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Rays 8, Oakland 0; Shields Is Still A Ray, Shields Is Still Dominant

Glad you're still here, James. Mandatory Credit: Kelley L Cox-US PRESSWIRE
Glad you're still here, James. Mandatory Credit: Kelley L Cox-US PRESSWIRE

Do you know that feeling you get when you've been sitting by the phone for hours, waiting for a boy -- any boy -- to call and ask you to the school dance, and they never do?

It's not that you aren't attractive. You are. Very. Maybe there are a few prettier girls in your school, but none of them are available. Okay, one of them is available. There's this really hot midwestern chick, but she has well documented anxiety problems, and anyway, she's made it clear that she won't commit to anything after the dance. You would commit. You would stay with your date for the following two school dances too, if they wanted (but only if they wanted -- you're not clingy).

Once the slightly prettier but less dependable, corn-fed option has been asked (by a quite handsome west coast surfer suitor), you figure that the bar has been set for the type of quality guy who will take you dancing. And yet still you sit by the phone and they do not call. Maybe it's because of that zit on the side of your nose. It's been developing for a little while now, a superficial blemish marring your otherwise alluring figure. Smart guys should know that the zit will probably disappear just as suddenly as it appeared, and that they needn't worry. But maybe guys aren't smart.

You could have gotten yourself a real boyfriend while school was out over the summer. That's when most people pair off, and you cultivated the best tan you've ever had. But you figured you could live the single life a little while longer and pick up a date whenever you needed one. Maybe you were wrong.

Finally, you decide that there's nothing to do but put on your best dress, let your hair down, and dance with your girlfriends all night long. You'll make the boys who didn't ask you so jealous. You'll make them wish they had begged.

Do you know that feeling? James Shields does. James Shields looks good with his hair down.

With every single member of the Rays bullpen having pitched last night, the Rays needed a big performance from their still-untraded pitcher 1A. Big Game James did not disappoint. It was the type of performance that can make a man resort to drawn out analogy in his attempt to describe it. Shields pitched the full nine and only allowed three singles while walking no one and striking out 11 Oakland batters. He accomplished this in only 98 pitches.

He struck out Yoenis Cespedes three times, because apparently they don't make changeups like Shields's in Cuba, and he also struck out Brandon Hicks three times, just to remind Hicks, who seemed a bit cocky after his game tying home run against Price yesterday, that he's not actually good at hitting a baseball.

As for his pitch mix, it was all about the fastball and the changeup. By MLBAM classifications (via the Brooks Baseball pitch f/x tool), Shields threw 21 four seam fastballs and 31 two seam fastballs. He complemented that with 30 changeups that got 14 whiffs. That's an amazing ratio (he must have heard Steve talking in the season preview about the whiff rate on Jarrod Parker's change, and wanted to win Steve's admiration and changeup loyalty back). He only threw nine curveballs and seven cutters. I don't know if this is the pitch mix Juego G will adopt going forward, but today was one data point suggesting that he should.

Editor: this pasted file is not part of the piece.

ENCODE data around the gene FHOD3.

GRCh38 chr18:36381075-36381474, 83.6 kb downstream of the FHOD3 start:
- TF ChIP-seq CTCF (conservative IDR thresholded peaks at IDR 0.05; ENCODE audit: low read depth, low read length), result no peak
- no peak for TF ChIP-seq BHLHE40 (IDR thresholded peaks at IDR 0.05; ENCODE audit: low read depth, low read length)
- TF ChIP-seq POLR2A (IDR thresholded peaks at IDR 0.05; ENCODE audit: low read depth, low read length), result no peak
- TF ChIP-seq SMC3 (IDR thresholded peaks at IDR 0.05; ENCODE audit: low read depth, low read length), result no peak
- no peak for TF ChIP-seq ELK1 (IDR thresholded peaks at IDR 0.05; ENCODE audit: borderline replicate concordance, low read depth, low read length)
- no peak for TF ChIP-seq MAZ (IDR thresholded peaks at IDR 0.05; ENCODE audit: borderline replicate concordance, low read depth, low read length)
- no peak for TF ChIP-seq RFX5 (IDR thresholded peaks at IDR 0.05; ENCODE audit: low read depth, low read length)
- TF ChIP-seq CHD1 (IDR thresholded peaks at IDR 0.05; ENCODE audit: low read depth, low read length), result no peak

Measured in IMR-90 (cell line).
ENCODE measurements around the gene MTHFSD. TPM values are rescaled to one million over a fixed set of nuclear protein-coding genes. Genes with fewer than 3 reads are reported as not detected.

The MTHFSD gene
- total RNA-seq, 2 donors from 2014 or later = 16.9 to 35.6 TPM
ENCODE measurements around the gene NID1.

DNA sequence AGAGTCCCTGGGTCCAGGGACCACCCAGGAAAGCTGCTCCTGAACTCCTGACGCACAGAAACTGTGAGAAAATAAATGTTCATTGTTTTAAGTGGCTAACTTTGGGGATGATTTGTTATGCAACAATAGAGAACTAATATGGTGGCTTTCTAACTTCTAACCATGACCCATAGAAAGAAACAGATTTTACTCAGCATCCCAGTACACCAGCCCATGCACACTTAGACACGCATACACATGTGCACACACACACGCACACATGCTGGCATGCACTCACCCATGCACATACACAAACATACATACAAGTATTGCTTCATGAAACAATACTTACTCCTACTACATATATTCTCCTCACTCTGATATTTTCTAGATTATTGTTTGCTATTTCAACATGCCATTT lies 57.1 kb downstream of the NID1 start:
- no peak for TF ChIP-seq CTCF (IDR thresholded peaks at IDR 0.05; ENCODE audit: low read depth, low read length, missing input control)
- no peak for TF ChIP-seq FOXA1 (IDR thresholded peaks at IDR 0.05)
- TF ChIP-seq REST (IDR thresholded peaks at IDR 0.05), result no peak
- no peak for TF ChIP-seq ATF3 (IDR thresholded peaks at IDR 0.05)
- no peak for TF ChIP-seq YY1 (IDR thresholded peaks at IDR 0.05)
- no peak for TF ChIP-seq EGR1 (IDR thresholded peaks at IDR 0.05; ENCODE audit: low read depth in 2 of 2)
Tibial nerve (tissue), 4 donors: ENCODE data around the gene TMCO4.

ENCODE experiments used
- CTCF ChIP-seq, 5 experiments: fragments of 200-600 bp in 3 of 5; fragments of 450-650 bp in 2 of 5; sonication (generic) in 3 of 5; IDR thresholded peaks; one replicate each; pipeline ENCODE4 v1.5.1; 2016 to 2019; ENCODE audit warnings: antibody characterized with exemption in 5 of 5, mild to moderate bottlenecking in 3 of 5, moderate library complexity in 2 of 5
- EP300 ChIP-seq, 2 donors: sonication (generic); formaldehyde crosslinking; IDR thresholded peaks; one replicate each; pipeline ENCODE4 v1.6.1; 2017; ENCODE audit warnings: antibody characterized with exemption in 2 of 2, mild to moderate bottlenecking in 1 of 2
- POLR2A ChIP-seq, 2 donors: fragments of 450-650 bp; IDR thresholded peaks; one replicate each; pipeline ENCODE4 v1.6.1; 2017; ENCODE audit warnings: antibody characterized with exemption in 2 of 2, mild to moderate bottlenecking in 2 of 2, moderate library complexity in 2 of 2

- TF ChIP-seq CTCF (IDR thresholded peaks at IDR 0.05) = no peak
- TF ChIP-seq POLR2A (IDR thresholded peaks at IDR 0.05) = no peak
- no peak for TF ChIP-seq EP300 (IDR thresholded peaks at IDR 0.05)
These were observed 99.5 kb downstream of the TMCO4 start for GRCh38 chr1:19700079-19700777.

As for the Rays offense, it was a case of "death by a thousand pinpricks." They banged out eight runs on two walks and 11 hits, but only two of those -- doubles by Lobaton and Joyce -- were for extra bases. Sam Fuld did some Sam Fuld things, chipping in with three hits, two of which were of the infield variety (a bouncer up the middle just over the pitcher and a tapper towards first where he beat the pitcher to the the bag).

  • After getting the last out, Shields pointed to the bullpen triumphantly. Truly fantastic timing for his first complete game of the season.
  • Along those lines, the Oakland broadcast showed an interesting stat. Last year, Shields threw the fewest pitches per inning of any starting pitcher in the league. Going into this game, he had thrown the seventh most this year. It's not news, but it's a good description of how Shields's season has gone.
  • No disrespect to Joyce, who's a perfectly fine defender in right, but an outfield of Jennings, Upton, and Fuld really is a flyball pitcher's security blanket. I had almost forgotten how good Fuld was out there. With Longo having another setback in his rehab, Joyce may spend a bit more time at DH, which is fine with me. Just another area to pick up runs on the margins.
  • In the top of the third inning, with with Lobaton on third and Fuld on first, Desmond Jennings hit a hard grounder to third that caught Lobaton in a rundown. He did well to draw it out long enough for Fuld and Jennings to advance to third and second, respectively.
  • In the same inning, after BJ had singled in Fuld to set up first and third with one out, Zobrist showed bunt on the first pitch but took it for a strike. On the next pitch, Oakland pitched out, hoping to catch the Jennings in a suicide squeeze. This happens now and again, and always makes me wonder about advance scouting. Don't opponents know that the Rays run a safety squeeze? They've never caught the Rays runner off third there, and I'll be very surprised if they do.